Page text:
However, Americans are satisfied with their own lives and jobs. Four of five respondents were “completely “ or “ somewhat “ satisfied. The figures held up across all ages – including Xer, whom many pundits have claimed are pessimistic about their future.
  Looking deeper at jobs, we found 70 percent of Americans believe they are about where they should be, given their talents and effort. This is an issue where age always makes a difference, since older people, who are more established in their jobs tend to be more satisfied, while younger workers are still trying to find the right niche. Sure enough, Xers scored 65 percent, about five points below average.

  1.”Xers” is repeated several times to refer to
  A. accusers B. younger respondents
  C. college students D. blue-collar workers

  2. The U. S. government status in the public mind before the Great Depression ____.
  A. was regarded as quite normal
  B. used to be very low
  C. remained a difficult problem for the federal government
  D. reminded people of the principles laid down by Washington

  3. The 61-years-old nurse Norman is mentioned in the article to show that ____.
  A. the government has cheated her out of her money
  B. it is hard for her to earn a living
  C. even a retired nurse has lost faith in the government
  D. the more the government does the greater stake tax – payers’ money will be put at

  4.”Screwing up “ in paragraph 5 may be paraphrased as ____.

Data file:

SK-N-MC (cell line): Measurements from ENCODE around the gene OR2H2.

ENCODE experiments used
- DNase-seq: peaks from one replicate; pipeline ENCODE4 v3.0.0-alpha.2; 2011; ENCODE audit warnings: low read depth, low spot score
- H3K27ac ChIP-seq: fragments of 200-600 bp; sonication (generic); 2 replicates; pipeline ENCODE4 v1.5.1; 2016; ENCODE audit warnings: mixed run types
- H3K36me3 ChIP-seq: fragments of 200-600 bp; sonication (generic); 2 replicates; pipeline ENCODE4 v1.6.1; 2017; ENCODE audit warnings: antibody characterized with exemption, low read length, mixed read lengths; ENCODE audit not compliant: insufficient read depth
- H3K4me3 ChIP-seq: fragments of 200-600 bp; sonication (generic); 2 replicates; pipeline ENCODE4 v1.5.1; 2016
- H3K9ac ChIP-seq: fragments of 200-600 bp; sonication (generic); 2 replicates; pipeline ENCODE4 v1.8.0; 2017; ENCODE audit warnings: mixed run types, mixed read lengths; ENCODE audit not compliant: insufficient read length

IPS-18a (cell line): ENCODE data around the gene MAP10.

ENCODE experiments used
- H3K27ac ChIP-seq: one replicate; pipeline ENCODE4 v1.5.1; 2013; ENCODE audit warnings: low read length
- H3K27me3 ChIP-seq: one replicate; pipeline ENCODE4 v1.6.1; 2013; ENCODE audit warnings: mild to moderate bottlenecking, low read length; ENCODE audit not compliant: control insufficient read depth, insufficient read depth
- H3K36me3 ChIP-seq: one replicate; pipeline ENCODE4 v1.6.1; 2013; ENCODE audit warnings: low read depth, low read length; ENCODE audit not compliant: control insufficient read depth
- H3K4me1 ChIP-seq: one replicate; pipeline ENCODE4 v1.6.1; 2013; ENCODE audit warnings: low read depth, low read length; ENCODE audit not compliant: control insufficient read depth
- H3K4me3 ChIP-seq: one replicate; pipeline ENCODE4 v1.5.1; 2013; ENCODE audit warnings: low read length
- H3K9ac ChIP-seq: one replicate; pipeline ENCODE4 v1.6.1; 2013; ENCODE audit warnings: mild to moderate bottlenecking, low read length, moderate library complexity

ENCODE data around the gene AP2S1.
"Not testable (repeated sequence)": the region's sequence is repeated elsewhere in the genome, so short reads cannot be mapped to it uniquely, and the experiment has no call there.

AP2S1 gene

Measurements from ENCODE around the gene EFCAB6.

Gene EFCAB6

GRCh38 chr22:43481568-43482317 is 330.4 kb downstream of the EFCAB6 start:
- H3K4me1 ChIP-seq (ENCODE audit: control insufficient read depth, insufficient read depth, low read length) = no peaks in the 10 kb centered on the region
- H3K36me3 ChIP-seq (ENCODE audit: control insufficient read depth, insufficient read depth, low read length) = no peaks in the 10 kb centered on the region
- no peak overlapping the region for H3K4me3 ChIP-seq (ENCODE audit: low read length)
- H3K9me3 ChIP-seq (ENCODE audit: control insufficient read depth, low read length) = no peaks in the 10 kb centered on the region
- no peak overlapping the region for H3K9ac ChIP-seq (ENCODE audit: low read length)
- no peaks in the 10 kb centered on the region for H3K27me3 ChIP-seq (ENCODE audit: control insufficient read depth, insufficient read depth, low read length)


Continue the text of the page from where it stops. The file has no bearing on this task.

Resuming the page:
A. indecisive in making decisions B. benefiting the nation in earnest
  C. making a mess of everything D. debating hotly

  5.”Political future “ in paragraph 5 may be paraphrased as ____.
  A. the future of the whole nation B. people’s well – being in the future
  C. a position of higher rank D. awareness of consistency in policies

  Racket, din clamor, noise, whatever you want to call it, unwanted sound is America’s most widespread nuisance. But noise is more than just a nuisance. It constitutes a real and present danger to people’s health. Day and night, at home, at work, and at play, noise can produce serious physical and psychological stress. No one is immune to this stress. Though we seem to adjust to noise by ignoring it, the ear, in fact, never closes and the body still responds—sometimes with extreme tension, as to a strange sound in the night.

  The annoyance we feel when faced with noise is the most common outward symptom of the stress building up inside us. Indeed, because irritability is so apparent, legislators have made public annoyance the basis of many noise abatement programs. The more subtle and more serious health hazards associated with stress caused by noise traditionally have been given much less attention. Nevertheless, when we are annoyed or made irritable by noise, we should consider these symptoms fair warning that other thing may be happening to us, some of which may be damaging to our health.